He caught his breath and held me tighter. "I missed you too, baby girl." He kissed my head softly, and the tears trickled down my cheeks to soak into his t-shirt. "Shh. Don't cry. He'll never hurt you again. You know that, right?"
"Of course I do," I said, but the words were almost lost in the sobs that were suddenly wrenched from me, and Brenden effortlessly swung me up into his arms and carried me to a black SUV that was in the parking lot of the tiny Catholic cemetery in White Brook, West Virginia. His wife followed us, and when we reached the car, she opened the front door, and Brenden sat me down on the seat. Then she got in the back.
"Buckle up," he said, and we both did as he said, although I heard a quiet "Yes, Sir," from his wife as she did so. That's when I knew. I knew what their relationship was really all about, and it thrilled me. Brenden got in behind the wheel and said, "Where to?"
I sighed and rested my head on the back of the seat as I stared at him. "I don't care. Anywhere but here."
He grinned at me again, and my heart did a flip-flop. "Is the Ice Shop still around?"
"Yeah," I said distractedly. "It's changed owners, though, and it's not as good as it used to be."
He shrugged one shoulder. "I'm in the mood for some ice cream. Let's go." He sounded like he was used to being obeyed, and I smiled.
We reached the small ice cream store all of two minutes later, and Brenden held my door for me as I climbed out. Then he opened the back door and said, "Get out, Angel."
When she answered with another soft, "Yes, Sir," and climbed out, he took her hand and ran his thumb over her knuckles before raising it to his lips and kissing them tenderly. She smiled up at him, and there was naked devotion in her gaze.
"This used to be the best ice cream in West Virginia, my Angel," he said as he walked toward the door. "Less than two hundred square feet of space and forty-seven luscious flavors to choose from." Then he looked at me. "Unless that's changed in the past ten years?"
"No, there's still the same choices, and I seem to remember that you were never the vanilla type."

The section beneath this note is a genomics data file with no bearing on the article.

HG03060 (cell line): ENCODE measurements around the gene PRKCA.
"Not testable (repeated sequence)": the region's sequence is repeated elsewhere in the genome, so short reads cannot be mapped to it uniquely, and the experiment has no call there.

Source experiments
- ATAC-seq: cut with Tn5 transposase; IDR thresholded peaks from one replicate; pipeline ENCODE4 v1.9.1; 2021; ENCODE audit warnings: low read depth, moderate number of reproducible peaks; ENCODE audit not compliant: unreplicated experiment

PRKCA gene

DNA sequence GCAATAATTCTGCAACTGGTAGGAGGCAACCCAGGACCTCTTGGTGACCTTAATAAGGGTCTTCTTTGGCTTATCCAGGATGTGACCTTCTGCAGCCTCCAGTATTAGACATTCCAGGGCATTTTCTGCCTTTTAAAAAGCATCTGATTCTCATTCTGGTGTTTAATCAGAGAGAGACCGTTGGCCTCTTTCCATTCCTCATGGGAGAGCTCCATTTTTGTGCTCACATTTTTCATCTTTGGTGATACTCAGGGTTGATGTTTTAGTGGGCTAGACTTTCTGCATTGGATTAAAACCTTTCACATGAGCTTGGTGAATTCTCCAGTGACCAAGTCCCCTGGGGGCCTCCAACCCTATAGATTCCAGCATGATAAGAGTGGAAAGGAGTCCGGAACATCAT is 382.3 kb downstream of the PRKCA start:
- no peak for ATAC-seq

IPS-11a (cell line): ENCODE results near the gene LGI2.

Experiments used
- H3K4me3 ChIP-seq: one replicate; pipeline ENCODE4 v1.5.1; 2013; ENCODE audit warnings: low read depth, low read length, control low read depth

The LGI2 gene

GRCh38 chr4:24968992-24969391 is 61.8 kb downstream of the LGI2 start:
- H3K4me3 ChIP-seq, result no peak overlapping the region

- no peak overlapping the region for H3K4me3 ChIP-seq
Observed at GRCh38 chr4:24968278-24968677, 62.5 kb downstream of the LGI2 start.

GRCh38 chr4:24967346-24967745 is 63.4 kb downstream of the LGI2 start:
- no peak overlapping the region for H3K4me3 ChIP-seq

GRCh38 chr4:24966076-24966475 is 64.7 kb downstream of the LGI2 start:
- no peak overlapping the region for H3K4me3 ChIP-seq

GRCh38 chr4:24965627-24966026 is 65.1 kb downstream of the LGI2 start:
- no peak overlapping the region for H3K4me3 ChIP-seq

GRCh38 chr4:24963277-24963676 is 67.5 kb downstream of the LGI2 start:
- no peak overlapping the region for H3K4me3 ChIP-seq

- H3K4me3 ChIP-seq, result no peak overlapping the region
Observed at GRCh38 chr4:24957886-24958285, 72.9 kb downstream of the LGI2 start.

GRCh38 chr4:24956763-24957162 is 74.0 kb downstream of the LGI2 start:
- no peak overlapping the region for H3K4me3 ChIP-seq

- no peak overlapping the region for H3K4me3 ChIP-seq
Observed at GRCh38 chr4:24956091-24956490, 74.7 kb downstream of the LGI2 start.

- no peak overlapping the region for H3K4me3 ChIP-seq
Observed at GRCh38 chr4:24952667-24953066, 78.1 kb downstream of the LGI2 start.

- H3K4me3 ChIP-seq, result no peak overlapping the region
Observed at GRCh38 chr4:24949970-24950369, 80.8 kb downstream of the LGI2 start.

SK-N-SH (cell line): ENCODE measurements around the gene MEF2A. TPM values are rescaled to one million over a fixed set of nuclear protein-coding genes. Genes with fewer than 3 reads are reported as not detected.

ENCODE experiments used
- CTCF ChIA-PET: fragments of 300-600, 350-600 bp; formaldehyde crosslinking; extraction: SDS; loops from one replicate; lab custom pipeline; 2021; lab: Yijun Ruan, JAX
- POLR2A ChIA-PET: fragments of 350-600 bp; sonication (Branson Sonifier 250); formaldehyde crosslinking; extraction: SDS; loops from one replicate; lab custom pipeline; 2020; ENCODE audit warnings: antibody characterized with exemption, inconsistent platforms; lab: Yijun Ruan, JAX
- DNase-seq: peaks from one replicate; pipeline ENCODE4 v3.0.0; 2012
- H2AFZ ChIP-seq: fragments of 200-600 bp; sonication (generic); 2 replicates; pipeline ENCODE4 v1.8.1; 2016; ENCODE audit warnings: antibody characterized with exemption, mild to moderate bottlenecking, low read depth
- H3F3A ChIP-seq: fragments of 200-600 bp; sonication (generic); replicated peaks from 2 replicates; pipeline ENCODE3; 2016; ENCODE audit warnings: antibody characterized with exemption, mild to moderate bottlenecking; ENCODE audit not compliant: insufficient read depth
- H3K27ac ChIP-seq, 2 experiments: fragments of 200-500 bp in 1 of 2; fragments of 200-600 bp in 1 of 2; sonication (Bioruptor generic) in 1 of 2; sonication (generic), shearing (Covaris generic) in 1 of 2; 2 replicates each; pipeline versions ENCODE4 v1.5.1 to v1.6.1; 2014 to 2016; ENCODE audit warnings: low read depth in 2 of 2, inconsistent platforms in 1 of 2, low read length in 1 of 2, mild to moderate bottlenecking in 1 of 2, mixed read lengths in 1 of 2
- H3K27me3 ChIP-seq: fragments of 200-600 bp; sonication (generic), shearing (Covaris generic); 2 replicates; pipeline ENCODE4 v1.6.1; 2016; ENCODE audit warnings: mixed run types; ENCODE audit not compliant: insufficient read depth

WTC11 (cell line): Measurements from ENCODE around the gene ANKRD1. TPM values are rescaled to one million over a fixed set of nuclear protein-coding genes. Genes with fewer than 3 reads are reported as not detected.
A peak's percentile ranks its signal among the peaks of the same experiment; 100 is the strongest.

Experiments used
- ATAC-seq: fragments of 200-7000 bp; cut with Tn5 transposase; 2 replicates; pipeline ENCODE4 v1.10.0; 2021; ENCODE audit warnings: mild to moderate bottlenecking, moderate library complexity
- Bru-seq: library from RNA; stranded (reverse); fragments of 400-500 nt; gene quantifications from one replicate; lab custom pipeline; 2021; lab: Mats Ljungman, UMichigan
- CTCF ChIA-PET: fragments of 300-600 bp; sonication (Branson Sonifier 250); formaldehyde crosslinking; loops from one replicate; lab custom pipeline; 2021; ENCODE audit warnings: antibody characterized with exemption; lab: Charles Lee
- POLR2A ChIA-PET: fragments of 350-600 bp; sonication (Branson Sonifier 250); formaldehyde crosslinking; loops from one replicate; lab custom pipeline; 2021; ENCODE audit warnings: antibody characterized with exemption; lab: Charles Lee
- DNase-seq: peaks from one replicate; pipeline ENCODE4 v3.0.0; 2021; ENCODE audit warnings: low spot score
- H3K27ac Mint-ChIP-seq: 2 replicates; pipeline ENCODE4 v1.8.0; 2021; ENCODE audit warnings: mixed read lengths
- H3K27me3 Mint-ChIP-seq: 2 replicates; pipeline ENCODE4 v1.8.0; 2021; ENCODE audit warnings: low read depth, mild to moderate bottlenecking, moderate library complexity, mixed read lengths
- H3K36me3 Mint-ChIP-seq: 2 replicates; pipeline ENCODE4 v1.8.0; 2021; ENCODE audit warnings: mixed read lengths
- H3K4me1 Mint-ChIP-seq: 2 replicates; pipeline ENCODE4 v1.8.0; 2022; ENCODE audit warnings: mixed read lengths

He chuckled, and Angel giggled. He pulled her to his side and said, "No, vanilla is not my first choice. I like something a little riskier. Maybe the Oreo coffee this time."
I laughed. "What do you mean this time? That's what you always got."
"Is it?" His eyes went wide with faked innocence. "I'd forgotten."
I slapped him on the arm. "Right. Like you could ever forget that." We had entered the small shop. "Why don't you sit with your lovely wife, Brenden? I'll order for us." I looked at the smaller woman. "What would you like?" My question was a test to see if I was right about them.
"She'll have the chocolate mint," Brenden said decisively, and I nodded, positive now that I was right. Then he smiled down at her. "I'll get to taste it later, right, my love?"
"Yes, Sir," she answered with her own smile, and I nodded and went to the counter while they took a seat in one of the three booths. Five minutes later, the ice cream was ready, and I took it back to them, but I slowed my steps as I heard Brenden's quiet, tight, angry voice.
"That's enough, Angelina!" he was saying, his back to me. "She's an old friend, that's all. I've known her since I was three years old!"
"Yes, Master," she whispered, and I saw her shoulders slump. I stepped up to the booth and put the ice cream down on the table. Angelina flinched when the bowls clattered slightly, and Brenden huffed out a frustrated breath.
"Thank you, Chiara," he said, a frown still on his face.
"No problem," I answered as I sat across from them. Angelina's eyes were on the table, and I didn't miss it when her breath hitched. Brenden put his arm around her again, and she leaned her head on his shoulder briefly before picking up a spoon.
"May I ask you something, Brenden?" I asked, keeping my eyes on his wife.
I shifted my gaze to his and had to keep myself from falling headlong into his brilliant blue eyes. "You're her Dom, aren't you?"